Why you don't want to sit in an aisle seat on a flight

Passengers in aisle seats exposed to more bacteria and viruses

Updated: 
Cabin of a plane

Where's the safest place to sit on a plane? Not in an aisle seat if you'd rather not pick up other passengers' germs and viruses, according to one expert.

Microbiologist Chuck Gerba has revealed that sitting in the aisle exposes you to bacteria and germs from other passengers.

Gerba, who heads up a research lab in the University of Arizona's College of Agriculture and Life Sciences, says that sitting in an aisle seat puts you physically closer to passengers going to and from the bathroom.

He adds that people touch and hold aisle seats "when walking to help keep their balance, increasing the risk of contamination".

Speaking to io9, Gerba referred to an incident in 2008 when a tour group on a flight from Boston to Los Angeles came down with norovirus, with infected passengers were experiencing diarrhoea and vomiting throughout the plane.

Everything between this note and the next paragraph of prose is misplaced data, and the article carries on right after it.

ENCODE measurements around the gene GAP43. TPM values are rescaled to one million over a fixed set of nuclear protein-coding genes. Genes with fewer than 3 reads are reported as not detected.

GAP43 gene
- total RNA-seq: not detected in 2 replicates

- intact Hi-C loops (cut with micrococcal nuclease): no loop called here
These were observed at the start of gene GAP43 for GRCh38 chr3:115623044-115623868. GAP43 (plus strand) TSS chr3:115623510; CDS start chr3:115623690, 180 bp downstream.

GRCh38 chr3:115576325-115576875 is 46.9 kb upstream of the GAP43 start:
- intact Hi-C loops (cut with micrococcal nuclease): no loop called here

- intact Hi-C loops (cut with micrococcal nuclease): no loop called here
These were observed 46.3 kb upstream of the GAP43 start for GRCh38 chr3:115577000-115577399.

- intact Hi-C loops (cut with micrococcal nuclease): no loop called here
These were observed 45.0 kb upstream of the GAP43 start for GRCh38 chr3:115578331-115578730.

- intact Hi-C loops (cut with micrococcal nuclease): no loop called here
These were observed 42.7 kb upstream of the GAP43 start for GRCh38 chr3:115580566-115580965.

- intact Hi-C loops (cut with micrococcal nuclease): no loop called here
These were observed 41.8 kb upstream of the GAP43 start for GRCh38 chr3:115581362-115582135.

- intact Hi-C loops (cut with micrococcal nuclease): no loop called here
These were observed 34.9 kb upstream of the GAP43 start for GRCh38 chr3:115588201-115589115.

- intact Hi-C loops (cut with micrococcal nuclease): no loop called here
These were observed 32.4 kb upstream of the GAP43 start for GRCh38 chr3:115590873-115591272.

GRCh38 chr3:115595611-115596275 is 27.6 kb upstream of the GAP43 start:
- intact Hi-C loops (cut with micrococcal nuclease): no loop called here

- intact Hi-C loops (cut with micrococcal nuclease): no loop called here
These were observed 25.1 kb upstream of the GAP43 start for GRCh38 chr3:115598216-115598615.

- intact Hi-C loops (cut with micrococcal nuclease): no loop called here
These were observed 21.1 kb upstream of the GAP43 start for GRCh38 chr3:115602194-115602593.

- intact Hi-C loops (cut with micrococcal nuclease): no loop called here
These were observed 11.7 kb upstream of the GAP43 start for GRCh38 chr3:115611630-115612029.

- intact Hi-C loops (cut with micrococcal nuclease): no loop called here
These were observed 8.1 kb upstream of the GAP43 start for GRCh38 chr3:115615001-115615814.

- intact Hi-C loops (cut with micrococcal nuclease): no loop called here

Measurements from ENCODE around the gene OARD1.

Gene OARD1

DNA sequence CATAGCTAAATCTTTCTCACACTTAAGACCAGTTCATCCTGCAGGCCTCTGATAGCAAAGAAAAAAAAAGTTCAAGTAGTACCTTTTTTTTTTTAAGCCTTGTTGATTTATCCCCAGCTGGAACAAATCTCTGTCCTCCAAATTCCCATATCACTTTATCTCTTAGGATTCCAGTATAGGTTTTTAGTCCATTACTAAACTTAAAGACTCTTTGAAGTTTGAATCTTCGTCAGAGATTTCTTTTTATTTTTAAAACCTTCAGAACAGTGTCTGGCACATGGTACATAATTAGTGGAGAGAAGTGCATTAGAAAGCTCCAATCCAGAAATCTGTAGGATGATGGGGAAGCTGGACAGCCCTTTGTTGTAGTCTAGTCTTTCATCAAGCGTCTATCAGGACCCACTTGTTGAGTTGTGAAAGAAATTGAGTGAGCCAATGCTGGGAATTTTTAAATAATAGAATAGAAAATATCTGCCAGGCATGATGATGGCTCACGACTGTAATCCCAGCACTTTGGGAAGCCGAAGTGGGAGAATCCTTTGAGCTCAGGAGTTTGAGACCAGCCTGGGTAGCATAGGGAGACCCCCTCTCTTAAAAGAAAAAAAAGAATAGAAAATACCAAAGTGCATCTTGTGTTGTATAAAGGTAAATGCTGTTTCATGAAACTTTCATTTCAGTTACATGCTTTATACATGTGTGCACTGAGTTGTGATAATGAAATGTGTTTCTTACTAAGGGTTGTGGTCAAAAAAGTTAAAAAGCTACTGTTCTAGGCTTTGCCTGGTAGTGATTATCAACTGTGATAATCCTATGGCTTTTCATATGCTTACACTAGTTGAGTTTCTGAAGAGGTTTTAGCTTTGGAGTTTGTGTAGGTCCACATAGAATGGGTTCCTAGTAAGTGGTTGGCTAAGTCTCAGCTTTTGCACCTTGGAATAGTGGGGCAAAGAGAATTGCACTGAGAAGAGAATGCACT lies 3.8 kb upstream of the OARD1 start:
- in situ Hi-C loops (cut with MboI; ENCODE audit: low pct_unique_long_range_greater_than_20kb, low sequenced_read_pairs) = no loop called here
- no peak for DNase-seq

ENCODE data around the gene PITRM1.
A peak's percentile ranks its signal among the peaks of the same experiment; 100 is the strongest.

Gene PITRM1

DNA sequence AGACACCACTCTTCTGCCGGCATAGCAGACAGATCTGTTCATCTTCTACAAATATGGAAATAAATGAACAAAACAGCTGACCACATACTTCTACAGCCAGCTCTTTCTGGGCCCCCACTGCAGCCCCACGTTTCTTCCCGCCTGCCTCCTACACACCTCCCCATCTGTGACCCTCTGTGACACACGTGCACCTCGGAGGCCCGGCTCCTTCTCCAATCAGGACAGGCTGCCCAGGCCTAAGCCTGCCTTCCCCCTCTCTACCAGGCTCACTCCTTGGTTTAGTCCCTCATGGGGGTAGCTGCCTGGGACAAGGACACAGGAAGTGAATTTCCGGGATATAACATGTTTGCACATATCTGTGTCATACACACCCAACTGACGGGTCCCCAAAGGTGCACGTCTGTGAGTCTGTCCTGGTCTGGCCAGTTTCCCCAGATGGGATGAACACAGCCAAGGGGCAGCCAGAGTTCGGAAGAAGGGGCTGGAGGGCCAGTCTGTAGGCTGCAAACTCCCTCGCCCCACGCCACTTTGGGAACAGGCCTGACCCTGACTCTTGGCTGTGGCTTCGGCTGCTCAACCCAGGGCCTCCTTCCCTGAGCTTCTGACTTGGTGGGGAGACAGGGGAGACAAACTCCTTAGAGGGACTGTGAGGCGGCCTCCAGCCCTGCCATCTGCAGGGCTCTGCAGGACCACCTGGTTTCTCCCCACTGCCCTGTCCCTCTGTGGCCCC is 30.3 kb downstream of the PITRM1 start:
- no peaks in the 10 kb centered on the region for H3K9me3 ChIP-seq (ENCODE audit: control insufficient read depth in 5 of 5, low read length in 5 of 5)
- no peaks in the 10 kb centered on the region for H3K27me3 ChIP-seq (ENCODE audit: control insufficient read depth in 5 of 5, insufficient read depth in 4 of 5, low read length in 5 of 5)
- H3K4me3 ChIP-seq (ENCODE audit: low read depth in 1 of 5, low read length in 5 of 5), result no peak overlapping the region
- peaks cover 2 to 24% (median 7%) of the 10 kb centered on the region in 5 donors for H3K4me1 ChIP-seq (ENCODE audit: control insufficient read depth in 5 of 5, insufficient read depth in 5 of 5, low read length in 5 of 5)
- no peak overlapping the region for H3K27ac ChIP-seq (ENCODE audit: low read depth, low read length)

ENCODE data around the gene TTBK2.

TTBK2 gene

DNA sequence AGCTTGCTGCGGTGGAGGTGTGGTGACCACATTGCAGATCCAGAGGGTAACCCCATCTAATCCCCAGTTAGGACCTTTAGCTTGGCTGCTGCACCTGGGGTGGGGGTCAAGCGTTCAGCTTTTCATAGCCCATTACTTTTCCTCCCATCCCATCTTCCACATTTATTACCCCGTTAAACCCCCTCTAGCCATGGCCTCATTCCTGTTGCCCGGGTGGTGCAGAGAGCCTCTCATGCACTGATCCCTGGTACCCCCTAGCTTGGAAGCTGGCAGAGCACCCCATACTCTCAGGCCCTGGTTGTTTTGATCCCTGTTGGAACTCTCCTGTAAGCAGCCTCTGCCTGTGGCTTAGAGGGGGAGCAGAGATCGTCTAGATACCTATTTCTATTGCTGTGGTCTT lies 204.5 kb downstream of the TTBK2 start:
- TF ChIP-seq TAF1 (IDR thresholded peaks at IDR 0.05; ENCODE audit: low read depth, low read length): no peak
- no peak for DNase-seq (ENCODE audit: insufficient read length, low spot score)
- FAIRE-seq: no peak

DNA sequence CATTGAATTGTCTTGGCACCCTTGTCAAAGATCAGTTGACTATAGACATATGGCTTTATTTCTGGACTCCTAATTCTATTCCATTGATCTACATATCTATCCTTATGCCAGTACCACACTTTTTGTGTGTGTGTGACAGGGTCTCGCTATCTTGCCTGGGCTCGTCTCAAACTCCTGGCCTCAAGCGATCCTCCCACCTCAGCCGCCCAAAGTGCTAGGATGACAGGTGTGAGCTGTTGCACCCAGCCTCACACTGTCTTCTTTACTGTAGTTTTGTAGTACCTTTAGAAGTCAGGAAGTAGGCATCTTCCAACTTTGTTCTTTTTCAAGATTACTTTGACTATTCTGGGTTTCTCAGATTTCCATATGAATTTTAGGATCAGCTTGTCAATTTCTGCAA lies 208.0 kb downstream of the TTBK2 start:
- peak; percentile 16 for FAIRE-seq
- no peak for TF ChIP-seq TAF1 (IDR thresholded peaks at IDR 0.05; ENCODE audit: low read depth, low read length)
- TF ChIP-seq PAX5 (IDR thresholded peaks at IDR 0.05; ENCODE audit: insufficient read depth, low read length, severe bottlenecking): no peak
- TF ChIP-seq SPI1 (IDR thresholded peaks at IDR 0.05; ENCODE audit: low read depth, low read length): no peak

When the other passengers on the flight were later contacted by the Centers for Disease Control and Prevention to find out if they came down with the vomiting bug, the CDC found that those most likely to have contracted the illness were passengers sitting in aisle seats as they were closer to the infected passengers who had been moving throughout the plane to get to the toilets.

Viruses can spread easily through the air on planes too. Earlier this month, experts created a video to show how a person sneezing in the middle of a plane can spread their germs throughout the entire cabin.

Software company ANSYS created the simulation which shows that people sitting next to and behind the person sneezing are most at risk of infection.

As a passenger sneezes, the particles travel into the air and remain in a cloud above their head.

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